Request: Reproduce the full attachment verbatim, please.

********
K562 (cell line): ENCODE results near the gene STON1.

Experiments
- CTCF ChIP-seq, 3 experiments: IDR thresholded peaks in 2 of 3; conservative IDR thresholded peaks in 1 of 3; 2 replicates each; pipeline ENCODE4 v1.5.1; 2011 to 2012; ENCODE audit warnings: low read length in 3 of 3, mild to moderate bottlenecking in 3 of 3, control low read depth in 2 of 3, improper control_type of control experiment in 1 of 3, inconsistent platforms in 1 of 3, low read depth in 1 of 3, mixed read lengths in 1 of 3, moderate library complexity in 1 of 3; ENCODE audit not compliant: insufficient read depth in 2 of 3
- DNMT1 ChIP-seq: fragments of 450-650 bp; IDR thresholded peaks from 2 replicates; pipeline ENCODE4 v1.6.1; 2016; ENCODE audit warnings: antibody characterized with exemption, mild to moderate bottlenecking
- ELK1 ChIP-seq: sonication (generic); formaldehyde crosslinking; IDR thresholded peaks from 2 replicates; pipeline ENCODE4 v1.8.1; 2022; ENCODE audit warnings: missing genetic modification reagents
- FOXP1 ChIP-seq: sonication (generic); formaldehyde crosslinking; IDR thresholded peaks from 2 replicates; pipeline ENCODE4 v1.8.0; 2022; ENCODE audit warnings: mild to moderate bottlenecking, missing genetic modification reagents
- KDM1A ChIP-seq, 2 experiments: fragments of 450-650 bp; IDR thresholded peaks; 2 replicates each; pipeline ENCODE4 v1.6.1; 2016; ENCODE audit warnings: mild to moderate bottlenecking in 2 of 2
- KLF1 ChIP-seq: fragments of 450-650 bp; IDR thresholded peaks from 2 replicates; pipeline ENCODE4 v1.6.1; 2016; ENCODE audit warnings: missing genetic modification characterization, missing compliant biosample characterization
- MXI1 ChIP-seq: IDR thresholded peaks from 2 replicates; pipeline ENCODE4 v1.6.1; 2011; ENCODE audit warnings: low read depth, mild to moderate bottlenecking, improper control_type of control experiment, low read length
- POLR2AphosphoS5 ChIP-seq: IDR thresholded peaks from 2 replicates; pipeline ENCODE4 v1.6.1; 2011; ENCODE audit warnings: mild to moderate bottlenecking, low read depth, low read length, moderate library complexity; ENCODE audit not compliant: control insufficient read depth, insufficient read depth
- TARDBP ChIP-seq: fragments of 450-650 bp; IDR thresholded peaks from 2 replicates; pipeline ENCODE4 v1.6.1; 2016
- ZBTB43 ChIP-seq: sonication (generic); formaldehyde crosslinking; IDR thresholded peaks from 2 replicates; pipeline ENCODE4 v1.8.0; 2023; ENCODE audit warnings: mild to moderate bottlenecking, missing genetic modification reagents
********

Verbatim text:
K562 (cell line): ENCODE results near the gene STON1.

Experiments
- CTCF ChIP-seq, 3 experiments: IDR thresholded peaks in 2 of 3; conservative IDR thresholded peaks in 1 of 3; 2 replicates each; pipeline ENCODE4 v1.5.1; 2011 to 2012; ENCODE audit warnings: low read length in 3 of 3, mild to moderate bottlenecking in 3 of 3, control low read depth in 2 of 3, improper control_type of control experiment in 1 of 3, inconsistent platforms in 1 of 3, low read depth in 1 of 3, mixed read lengths in 1 of 3, moderate library complexity in 1 of 3; ENCODE audit not compliant: insufficient read depth in 2 of 3
- DNMT1 ChIP-seq: fragments of 450-650 bp; IDR thresholded peaks from 2 replicates; pipeline ENCODE4 v1.6.1; 2016; ENCODE audit warnings: antibody characterized with exemption, mild to moderate bottlenecking
- ELK1 ChIP-seq: sonication (generic); formaldehyde crosslinking; IDR thresholded peaks from 2 replicates; pipeline ENCODE4 v1.8.1; 2022; ENCODE audit warnings: missing genetic modification reagents
- FOXP1 ChIP-seq: sonication (generic); formaldehyde crosslinking; IDR thresholded peaks from 2 replicates; pipeline ENCODE4 v1.8.0; 2022; ENCODE audit warnings: mild to moderate bottlenecking, missing genetic modification reagents
- KDM1A ChIP-seq, 2 experiments: fragments of 450-650 bp; IDR thresholded peaks; 2 replicates each; pipeline ENCODE4 v1.6.1; 2016; ENCODE audit warnings: mild to moderate bottlenecking in 2 of 2
- KLF1 ChIP-seq: fragments of 450-650 bp; IDR thresholded peaks from 2 replicates; pipeline ENCODE4 v1.6.1; 2016; ENCODE audit warnings: missing genetic modification characterization, missing compliant biosample characterization
- MXI1 ChIP-seq: IDR thresholded peaks from 2 replicates; pipeline ENCODE4 v1.6.1; 2011; ENCODE audit warnings: low read depth, mild to moderate bottlenecking, improper control_type of control experiment, low read length
- POLR2AphosphoS5 ChIP-seq: IDR thresholded peaks from 2 replicates; pipeline ENCODE4 v1.6.1; 2011; ENCODE audit warnings: mild to moderate bottlenecking, low read depth, low read length, moderate library complexity; ENCODE audit not compliant: control insufficient read depth, insufficient read depth
- TARDBP ChIP-seq: fragments of 450-650 bp; IDR thresholded peaks from 2 replicates; pipeline ENCODE4 v1.6.1; 2016
- ZBTB43 ChIP-seq: sonication (generic); formaldehyde crosslinking; IDR thresholded peaks from 2 replicates; pipeline ENCODE4 v1.8.0; 2023; ENCODE audit warnings: mild to moderate bottlenecking, missing genetic modification reagents